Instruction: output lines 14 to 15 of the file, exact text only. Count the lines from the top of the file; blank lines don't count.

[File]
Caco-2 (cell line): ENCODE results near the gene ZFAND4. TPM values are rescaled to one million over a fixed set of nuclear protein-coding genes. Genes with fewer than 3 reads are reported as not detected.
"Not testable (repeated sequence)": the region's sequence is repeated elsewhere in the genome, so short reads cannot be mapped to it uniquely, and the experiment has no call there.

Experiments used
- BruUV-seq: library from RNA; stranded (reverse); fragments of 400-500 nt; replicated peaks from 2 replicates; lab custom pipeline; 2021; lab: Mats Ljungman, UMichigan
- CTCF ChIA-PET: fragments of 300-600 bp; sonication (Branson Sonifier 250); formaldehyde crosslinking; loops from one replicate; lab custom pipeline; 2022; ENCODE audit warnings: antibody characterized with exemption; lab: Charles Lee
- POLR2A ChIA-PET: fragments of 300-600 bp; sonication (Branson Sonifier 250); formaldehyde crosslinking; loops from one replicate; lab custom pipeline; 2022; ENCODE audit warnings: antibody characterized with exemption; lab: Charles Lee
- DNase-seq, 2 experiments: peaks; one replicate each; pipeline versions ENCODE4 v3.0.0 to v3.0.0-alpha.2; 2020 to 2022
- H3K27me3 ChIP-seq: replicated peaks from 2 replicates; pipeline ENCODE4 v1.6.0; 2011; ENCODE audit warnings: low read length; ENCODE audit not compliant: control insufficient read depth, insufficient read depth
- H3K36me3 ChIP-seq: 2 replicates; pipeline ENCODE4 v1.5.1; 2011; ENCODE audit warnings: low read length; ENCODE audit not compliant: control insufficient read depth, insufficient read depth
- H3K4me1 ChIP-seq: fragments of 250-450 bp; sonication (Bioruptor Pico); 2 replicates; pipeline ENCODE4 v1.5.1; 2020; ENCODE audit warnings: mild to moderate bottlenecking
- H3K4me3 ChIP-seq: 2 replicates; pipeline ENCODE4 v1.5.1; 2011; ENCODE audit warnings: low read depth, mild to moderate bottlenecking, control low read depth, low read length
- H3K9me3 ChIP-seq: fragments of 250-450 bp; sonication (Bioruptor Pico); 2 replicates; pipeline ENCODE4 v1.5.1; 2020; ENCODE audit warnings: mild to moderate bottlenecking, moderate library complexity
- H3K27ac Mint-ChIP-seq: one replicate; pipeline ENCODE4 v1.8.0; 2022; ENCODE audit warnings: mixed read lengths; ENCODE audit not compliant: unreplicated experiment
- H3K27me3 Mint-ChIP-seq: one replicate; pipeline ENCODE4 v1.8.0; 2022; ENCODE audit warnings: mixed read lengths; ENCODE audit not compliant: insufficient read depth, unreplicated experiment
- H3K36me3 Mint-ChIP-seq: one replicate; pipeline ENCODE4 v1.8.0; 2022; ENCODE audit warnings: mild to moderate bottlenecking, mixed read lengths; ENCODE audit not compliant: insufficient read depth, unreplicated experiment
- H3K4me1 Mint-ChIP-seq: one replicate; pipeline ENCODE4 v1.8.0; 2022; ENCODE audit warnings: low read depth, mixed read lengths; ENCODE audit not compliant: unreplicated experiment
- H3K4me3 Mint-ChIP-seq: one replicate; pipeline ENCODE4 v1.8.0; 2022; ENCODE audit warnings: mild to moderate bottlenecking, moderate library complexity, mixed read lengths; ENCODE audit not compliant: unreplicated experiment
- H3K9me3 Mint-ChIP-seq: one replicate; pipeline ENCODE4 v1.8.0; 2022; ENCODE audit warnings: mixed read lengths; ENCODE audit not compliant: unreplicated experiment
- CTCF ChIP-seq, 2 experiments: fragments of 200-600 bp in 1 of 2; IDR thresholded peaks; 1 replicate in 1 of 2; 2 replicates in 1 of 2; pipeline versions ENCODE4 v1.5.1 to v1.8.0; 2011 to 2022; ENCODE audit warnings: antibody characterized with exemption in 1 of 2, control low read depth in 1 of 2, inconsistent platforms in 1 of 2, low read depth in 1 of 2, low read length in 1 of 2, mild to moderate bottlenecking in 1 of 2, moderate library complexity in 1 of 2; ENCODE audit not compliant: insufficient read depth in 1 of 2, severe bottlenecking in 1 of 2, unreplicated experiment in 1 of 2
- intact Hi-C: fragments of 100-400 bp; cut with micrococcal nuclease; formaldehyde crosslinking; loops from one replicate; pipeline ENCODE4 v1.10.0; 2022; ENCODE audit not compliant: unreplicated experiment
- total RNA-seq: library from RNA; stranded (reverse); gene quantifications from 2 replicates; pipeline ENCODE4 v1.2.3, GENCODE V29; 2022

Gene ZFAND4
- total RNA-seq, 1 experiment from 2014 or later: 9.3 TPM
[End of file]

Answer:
- H3K27me3 Mint-ChIP-seq: one replicate; pipeline ENCODE4 v1.8.0; 2022; ENCODE audit warnings: mixed read lengths; ENCODE audit not compliant: insufficient read depth, unreplicated experiment
- H3K36me3 Mint-ChIP-seq: one replicate; pipeline ENCODE4 v1.8.0; 2022; ENCODE audit warnings: mild to moderate bottlenecking, mixed read lengths; ENCODE audit not compliant: insufficient read depth, unreplicated experiment